The Underdog Triumphs

Sunday, July 03, 2005

The Great Happiness Debate

I had a debate last night with Mr. 007--that's double-O-seven, as in like "Bond, James Bond." I call him that for his similar sounding last name, and because he's sort of an(inter)national man of mystery--or is that Austin Powers?

So we debated love and happiness, as separate entities, and together. He doesn't think people are genuinely happy and that we are all broken in some way. Together we've been reading "The Art of Happiness" by the Dalai Lama, and he was comparing to that level of happiness--which according to the Lama is obtainable by training the mind. He asked me how many genuinely happy people do I know.

It's a complicated question and answer. A few people come to mind. But then again, I know that they have struggles, their lives are not perfect, and they--as we all--have had to perservere to overcome obstacles. Truth be told, I'm not in their mind, I don't know how truly happy they really are. But they have that something in their life--they are close to their families, have an active social life, generally don't "sweat the small stuff," and are just filled with goodness.

Maybe happiness is defined how we want it to be defined. For example, I want all the things I have just listed and assume, that if I had all these things, plus a mate, I would be happy.

And that's the other thing: are couple's really happier than the rest of us?

While finding a mate may bring us great pleasure, it is not a guarantee for lasting happiness. He kept reiterating that 50% of marriages end in divorce. He, like I assume most, is most afraid of what happens when you run out of things to talk about. And that's when the professionals would tell you to try and do things to "spice things up." But it's a perfectly valid fear as wires fizzle and connections sometimes break overtime.

We talked about the types of couples we know. The young 20-something couples I know are glowing and hopeful about what their future holds. 007's 30-something couples, have been married 5-10 years, may have some toddlers in tow, and the couple's have already lost their "mojo," or as 007 suspects, they may they never had it to begin with.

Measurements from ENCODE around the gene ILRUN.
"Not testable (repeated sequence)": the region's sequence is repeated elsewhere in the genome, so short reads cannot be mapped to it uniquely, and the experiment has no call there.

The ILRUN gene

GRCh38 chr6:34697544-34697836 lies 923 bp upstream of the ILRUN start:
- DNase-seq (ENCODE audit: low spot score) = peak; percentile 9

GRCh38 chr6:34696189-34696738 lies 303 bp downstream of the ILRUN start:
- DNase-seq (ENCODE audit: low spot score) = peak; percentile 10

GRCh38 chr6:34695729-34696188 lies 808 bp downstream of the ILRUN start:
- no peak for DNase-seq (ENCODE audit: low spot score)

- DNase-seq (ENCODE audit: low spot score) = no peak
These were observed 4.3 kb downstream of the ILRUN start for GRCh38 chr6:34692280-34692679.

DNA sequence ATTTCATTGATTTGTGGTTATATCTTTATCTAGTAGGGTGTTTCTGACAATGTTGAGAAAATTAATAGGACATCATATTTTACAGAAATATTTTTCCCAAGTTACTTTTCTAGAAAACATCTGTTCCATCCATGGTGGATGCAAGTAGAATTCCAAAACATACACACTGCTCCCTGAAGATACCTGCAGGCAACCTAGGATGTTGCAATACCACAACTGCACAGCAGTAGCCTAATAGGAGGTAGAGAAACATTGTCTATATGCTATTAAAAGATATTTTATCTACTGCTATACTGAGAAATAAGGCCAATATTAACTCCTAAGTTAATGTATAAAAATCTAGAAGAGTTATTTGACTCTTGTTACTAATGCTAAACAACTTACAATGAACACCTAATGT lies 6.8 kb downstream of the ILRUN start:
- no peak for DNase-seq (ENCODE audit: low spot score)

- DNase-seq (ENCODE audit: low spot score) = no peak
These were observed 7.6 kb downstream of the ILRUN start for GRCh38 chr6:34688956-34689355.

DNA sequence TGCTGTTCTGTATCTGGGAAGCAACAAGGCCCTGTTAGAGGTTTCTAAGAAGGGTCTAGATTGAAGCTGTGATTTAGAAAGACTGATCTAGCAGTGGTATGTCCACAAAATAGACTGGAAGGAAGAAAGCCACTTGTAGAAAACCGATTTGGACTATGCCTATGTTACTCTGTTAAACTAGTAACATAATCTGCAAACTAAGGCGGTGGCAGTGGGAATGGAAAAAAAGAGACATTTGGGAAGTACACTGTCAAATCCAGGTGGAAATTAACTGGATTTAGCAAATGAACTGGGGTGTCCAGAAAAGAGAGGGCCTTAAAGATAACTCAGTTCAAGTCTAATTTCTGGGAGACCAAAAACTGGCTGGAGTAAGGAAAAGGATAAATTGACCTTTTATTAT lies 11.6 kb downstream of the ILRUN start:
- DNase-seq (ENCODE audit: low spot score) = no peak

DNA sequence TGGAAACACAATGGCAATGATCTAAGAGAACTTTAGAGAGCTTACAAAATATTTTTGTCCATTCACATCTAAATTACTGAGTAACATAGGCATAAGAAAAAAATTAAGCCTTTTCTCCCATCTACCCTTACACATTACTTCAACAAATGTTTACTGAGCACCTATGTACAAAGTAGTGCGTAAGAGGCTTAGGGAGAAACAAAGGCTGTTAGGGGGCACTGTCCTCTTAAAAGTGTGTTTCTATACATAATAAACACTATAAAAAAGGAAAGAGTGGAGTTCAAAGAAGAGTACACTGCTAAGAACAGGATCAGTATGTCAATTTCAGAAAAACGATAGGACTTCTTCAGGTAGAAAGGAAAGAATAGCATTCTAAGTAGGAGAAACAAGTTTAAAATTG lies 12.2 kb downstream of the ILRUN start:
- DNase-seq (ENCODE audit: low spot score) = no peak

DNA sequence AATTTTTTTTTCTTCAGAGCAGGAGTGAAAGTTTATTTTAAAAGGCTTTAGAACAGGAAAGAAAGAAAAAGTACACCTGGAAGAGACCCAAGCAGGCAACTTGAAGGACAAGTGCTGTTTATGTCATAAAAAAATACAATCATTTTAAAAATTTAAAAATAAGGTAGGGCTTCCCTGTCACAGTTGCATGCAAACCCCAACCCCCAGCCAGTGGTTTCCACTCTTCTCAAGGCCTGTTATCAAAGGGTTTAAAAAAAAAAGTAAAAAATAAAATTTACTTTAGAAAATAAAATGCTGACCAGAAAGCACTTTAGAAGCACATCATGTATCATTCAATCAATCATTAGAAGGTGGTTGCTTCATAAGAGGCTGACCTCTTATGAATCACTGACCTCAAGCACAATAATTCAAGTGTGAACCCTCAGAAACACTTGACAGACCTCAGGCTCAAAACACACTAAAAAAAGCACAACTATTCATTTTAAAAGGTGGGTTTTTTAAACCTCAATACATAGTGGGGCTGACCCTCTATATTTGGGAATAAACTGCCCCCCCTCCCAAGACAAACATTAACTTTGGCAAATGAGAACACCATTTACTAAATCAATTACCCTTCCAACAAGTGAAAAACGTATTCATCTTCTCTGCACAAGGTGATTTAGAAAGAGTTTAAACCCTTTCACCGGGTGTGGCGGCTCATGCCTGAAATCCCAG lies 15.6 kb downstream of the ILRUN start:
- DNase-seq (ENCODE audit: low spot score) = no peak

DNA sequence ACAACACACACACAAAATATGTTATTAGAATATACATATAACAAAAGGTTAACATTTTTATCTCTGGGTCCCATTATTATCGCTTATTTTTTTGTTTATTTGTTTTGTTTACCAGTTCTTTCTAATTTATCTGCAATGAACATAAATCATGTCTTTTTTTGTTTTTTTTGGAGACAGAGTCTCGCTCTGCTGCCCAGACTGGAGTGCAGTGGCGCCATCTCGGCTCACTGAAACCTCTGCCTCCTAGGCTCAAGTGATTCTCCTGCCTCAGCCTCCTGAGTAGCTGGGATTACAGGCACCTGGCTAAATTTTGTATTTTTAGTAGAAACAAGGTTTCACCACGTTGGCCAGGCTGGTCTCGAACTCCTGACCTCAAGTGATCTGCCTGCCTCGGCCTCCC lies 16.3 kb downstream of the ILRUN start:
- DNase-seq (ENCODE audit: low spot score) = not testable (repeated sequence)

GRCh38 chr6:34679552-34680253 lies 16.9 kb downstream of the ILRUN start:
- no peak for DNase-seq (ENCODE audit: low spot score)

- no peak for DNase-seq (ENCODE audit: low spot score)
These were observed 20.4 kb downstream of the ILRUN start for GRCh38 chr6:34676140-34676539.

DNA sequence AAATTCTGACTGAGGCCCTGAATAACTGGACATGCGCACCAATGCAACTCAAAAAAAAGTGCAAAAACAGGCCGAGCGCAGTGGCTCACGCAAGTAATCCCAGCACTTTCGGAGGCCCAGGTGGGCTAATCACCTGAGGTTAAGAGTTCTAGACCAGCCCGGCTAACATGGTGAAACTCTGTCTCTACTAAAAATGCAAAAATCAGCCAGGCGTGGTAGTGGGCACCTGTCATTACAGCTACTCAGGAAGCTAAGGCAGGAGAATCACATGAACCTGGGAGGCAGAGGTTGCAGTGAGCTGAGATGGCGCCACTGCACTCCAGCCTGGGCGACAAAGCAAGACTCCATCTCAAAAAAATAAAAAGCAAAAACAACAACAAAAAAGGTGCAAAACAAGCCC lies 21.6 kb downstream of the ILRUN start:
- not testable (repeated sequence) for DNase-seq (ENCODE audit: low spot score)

Life is all about perspective.

There are no right or wrong answers in this debate of love and happiness. But is 007 right, are we all broken in a way? We have all had to deal with shit. Deal with disappointments, rejections, loss, hate, loneliness--these massive life events have changed us at our core. Made us more suspicious, less open, plain sad--look at all the negative terms I've used in the last 2 sentences.

I do believe--or really want to believe that like the Dalai Lama, that with some mindful training, I can overcome the negative and turn it positive. I may be broken in ways, but I truly believe I'm not beyond repair.

And 007, he's not either.


Blogger Fizz said...

I too often feel damaged... mourn my "loss of innocence." I fear the toll these feelings take on my relationship with my boyfriend. So, as cheesy at it sounds, I just try to smile a lot. And try to consiously resolve these issues I've been left with. It doesn't seem fair, really--having never asked to be broken. But the results of how we deal with it, perhaps, is the difference between cynicism and wisdom. I'm hoping to come out of this all the wiser... with Boyfriend in tow.

1:01 PM  

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